What I discovered was a hole-in-the-wall with counter service. Minimal decor, a few tables. But the mouthwatering scent of marinated, charbroiled chicken filled the space. Satisfied customers sat and feasted on tacos, enchiladas and half-birds with knowing smiles and grunts.

OK, the chicken is killer.

“It’s such a good value,” Porter says. “And it’s amazing. ... Whatever he puts on the chicken before he cooks it should be like a controlled substance. I have eaten there for at least six years now, and it never gets old.”

California transplants agree. Check the reviews on Google or Yelp. Fiesta Chicken satisfies their hunger for El Pollo Loco, a Mexican grilled-chicken chain popular in the West.

“It’s part of the concept,” says Robles, who moved to Boise from Fresno, Calif. “(But) you’re not going to get the same taste you get here. At El Pollo Loco, you can see stuff that’s premade already.

“The only thing we don’t do here is the tortillas. But we sell a lot of tortillas for us to be making them by hand.”

A Boise native, Porter has tried El Pollo Loco. It’s good, he says, but not the same. “Definitely a different flavor, a different taste.”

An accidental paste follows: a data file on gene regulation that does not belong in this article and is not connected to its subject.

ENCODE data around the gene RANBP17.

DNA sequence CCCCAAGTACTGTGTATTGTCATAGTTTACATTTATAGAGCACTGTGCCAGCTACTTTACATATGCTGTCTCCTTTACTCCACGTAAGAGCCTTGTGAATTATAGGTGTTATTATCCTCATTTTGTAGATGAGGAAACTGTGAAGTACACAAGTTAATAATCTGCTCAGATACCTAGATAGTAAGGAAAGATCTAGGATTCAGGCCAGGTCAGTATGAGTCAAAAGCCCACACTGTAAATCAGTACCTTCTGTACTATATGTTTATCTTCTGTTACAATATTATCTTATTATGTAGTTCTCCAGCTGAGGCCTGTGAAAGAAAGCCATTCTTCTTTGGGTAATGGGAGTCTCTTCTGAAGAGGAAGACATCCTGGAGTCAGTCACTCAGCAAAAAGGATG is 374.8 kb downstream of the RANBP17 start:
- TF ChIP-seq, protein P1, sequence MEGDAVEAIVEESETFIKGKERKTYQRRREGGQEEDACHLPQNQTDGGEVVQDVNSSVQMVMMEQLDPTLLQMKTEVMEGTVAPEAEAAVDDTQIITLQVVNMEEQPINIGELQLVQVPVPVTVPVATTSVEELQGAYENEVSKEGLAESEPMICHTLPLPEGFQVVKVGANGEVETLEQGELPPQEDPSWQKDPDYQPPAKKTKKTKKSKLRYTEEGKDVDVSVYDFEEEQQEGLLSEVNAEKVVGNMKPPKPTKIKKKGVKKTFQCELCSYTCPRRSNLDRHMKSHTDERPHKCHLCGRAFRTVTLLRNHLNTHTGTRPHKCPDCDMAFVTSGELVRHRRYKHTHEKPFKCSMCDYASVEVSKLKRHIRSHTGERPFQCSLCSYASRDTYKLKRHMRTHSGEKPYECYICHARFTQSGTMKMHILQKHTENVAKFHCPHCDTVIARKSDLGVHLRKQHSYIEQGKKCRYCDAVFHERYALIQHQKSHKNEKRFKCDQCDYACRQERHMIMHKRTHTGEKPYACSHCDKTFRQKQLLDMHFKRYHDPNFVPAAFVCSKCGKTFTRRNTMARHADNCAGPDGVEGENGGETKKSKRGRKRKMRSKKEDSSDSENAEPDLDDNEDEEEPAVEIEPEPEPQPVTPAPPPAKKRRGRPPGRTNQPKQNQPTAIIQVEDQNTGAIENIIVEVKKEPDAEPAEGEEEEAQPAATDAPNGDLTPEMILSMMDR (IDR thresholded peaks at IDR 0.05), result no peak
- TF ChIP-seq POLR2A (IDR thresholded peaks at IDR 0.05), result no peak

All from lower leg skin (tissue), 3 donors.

Fiesta Chicken is different from most Mexican restaurants in Boise, Porter adds.

“When I go to a place like (insert well-known Idaho Mexican chain here), the food’s OK,” he says. “But I just walk away feeling like it’s heavy and too much cheese and just like, ‘Uh.’ Everything at Fiesta Chicken is super fresh and made that day.”

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Marinated, charbroiled poultry is the specialty in the kitchen at Fiesta Chicken. Fiesta Chicken Facebook

Porter’s buddy Dustin Aldrich, 45, is similarly hooked. Although Fiesta Chicken is west of Five Mile Road, he drives there from his job in Downtown Boise about four times a week.

“The reason I drive is I can go somewhere else and it’s going to be less food, more expensive, and it’s not going to taste as good,” Aldrich says.